I also fail to see any specific support for least developed communities. I understand that the potential of these communities is considered low, but without dedicated support chances are they will be unable to move forward from that area.--Strainu (talk) 15:19, 10 March 2021 (UTC)
  • +1 to what Strainu said. In my experience, impactful grants can be well under $200, even in the US and Europe -- and a week's salary can be enormously impactful anywhere in the world. If we are to realize the stated vision, I would hope for 20-100x the current total disbursed in grants to less-developed communities, many of which never apply for or get grants at all. I expect most of this would be 1000s of grants under $200 made each year. The primary bottleneck to this seems to be the lack of available microgrants, the high barrier of engagement, and the 'pull + wait' nature of the grant process. Ideally, we would try some of the following:
    • Push awards + grants: identify good work, give out awards; invite them to get funding for future work.
    • Auto-fundable templates: Identify recurring types of work that should be reimbursable; provide simple forms for such reimbursement. Some of these could be billed directly to a central account (books) or centralized by a global program (WP Library Bundle, or event kits shipped from the store).
    • Comprehensive regional microgrant pools: Building on the successes of past affiliate-run efforts, help affiliates set up regional pools covering every part of the world. This limits WMF overhead by allowing a fixed number of annual grants, and delegates further process to the regional groups. [It also helps build regional experience in grantmaking and assessment]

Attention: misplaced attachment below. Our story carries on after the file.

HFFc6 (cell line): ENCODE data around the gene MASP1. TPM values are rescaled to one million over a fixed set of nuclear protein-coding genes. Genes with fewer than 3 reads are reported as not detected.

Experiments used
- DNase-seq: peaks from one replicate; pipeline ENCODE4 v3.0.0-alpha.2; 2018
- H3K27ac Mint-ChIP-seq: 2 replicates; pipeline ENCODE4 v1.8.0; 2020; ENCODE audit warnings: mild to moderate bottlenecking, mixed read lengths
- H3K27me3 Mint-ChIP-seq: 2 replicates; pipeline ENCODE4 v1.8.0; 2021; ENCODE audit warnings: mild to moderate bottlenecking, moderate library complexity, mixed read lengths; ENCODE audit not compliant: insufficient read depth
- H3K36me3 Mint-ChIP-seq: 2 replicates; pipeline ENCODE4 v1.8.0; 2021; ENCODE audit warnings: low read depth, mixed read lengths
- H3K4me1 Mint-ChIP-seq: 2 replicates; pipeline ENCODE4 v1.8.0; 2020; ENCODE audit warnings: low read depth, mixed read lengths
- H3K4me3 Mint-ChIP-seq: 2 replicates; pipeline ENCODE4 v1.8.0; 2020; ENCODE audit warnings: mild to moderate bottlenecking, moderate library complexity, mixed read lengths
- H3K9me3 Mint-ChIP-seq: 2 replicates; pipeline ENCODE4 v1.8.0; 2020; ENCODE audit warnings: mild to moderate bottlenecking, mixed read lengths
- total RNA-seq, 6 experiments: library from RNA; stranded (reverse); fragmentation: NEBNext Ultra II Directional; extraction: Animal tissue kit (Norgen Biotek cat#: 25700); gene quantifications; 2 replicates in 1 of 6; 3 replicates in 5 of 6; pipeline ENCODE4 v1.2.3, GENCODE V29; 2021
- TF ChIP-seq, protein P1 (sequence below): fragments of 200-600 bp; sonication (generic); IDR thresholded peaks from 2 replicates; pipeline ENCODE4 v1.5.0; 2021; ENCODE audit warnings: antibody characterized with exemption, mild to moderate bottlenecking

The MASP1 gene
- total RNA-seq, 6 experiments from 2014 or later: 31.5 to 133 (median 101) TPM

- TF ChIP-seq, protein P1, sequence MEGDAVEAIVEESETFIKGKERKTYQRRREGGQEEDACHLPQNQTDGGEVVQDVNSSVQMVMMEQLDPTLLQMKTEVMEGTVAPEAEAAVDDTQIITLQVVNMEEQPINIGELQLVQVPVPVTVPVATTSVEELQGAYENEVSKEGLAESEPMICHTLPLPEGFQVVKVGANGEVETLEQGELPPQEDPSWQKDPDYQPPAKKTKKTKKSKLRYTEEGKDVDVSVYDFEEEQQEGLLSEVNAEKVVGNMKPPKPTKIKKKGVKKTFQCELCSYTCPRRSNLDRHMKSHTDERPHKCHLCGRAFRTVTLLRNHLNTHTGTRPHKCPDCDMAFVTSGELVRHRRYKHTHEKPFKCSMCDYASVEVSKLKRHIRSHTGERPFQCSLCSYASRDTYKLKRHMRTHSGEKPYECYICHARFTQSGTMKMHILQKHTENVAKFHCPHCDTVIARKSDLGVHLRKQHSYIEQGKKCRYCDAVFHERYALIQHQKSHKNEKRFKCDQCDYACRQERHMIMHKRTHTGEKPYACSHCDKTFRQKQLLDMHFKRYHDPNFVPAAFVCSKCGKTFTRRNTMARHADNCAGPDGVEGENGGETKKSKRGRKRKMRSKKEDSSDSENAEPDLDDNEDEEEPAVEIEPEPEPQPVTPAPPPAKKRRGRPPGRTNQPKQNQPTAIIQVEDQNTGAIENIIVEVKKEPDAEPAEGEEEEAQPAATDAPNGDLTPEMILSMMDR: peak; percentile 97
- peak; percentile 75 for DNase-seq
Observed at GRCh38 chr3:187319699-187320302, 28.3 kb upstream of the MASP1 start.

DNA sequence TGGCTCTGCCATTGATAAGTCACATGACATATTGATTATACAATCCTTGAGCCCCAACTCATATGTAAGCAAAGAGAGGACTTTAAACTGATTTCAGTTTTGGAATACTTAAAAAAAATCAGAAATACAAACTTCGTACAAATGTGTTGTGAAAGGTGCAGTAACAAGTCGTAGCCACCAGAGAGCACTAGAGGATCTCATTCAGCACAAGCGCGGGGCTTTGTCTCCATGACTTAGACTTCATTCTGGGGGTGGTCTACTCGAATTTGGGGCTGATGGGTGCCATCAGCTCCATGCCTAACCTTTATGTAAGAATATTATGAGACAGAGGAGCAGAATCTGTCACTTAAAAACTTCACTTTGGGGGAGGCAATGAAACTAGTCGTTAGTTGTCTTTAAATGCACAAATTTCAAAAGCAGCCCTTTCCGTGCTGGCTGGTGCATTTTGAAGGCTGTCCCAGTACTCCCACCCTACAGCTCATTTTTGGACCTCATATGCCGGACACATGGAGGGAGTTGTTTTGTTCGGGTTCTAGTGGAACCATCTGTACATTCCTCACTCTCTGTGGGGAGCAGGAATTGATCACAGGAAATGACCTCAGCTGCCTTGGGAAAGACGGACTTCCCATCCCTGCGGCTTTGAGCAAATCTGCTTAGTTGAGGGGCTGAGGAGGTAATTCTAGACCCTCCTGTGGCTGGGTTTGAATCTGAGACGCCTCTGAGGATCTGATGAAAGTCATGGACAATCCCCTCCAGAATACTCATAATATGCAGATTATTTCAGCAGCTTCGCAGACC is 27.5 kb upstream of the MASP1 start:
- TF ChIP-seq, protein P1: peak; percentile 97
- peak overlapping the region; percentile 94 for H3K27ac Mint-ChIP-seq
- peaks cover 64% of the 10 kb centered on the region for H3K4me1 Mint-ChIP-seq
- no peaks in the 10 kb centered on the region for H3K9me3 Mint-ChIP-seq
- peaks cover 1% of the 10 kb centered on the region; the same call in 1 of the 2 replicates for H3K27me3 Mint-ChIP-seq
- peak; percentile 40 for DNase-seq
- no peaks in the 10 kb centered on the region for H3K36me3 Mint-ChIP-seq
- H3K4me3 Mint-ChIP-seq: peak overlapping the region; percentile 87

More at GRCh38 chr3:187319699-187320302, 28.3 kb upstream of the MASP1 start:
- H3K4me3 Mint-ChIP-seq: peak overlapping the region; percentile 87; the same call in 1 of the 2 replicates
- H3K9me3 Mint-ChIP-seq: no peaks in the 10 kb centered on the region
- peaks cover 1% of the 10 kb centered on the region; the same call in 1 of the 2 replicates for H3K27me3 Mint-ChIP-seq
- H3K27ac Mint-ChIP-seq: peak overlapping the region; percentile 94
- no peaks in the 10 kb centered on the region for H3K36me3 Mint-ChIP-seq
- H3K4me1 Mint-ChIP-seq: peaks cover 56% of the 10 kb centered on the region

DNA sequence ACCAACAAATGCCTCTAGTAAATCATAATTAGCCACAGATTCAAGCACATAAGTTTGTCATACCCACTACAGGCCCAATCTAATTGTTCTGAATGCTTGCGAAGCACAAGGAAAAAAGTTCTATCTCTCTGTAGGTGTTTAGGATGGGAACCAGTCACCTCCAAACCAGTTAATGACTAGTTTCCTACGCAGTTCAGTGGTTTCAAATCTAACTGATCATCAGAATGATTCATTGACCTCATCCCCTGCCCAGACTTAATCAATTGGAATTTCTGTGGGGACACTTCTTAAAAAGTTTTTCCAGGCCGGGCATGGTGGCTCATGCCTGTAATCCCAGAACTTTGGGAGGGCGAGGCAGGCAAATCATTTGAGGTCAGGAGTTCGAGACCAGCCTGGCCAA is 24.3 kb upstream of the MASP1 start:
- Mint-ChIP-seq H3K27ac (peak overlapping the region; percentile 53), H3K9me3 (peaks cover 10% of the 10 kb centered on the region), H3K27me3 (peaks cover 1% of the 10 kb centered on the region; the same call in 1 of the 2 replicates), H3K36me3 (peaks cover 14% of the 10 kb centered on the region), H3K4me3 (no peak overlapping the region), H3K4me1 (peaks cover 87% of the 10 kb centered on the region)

• Regional investment quotas: An expected minimum in microgrants used within a region, based on population, knowledgebase, and so on. If this is not reached through 'pull' grants, iterative push grants encouraging neighboring communities to visit + catalyze network building, or encouraging local editors to implement some of our community templates at their schools, town halls, and cultural institutions. This is the only sort of travel grant that I could see being auto-fundable.
    • Other regional delegation: Delegating some of the reporting / review for small grants to regional groups. E.g., the regional pools could directly be responsible for all aspects of running a pool for tiny grants, but also serve as the first point of review + contact for the next tier of grants, which are distributed by the WMF.
    • Sliding-scale paperwork: Currently the reporting + application overhead for small grants is high, for an internal movement grant to known active volunteers. Don't treat all regions the same in this regard; relax the requirements for groups + regions that have already done good work + have not gotten grants before. Perhaps the first grant in a region could, per tradition, be a gift to pass on.
    • SJ talk  20:08, 31 March 2021 (UTC)
  • (Your response here)

Is there any other feedback you would like to give us?[edit]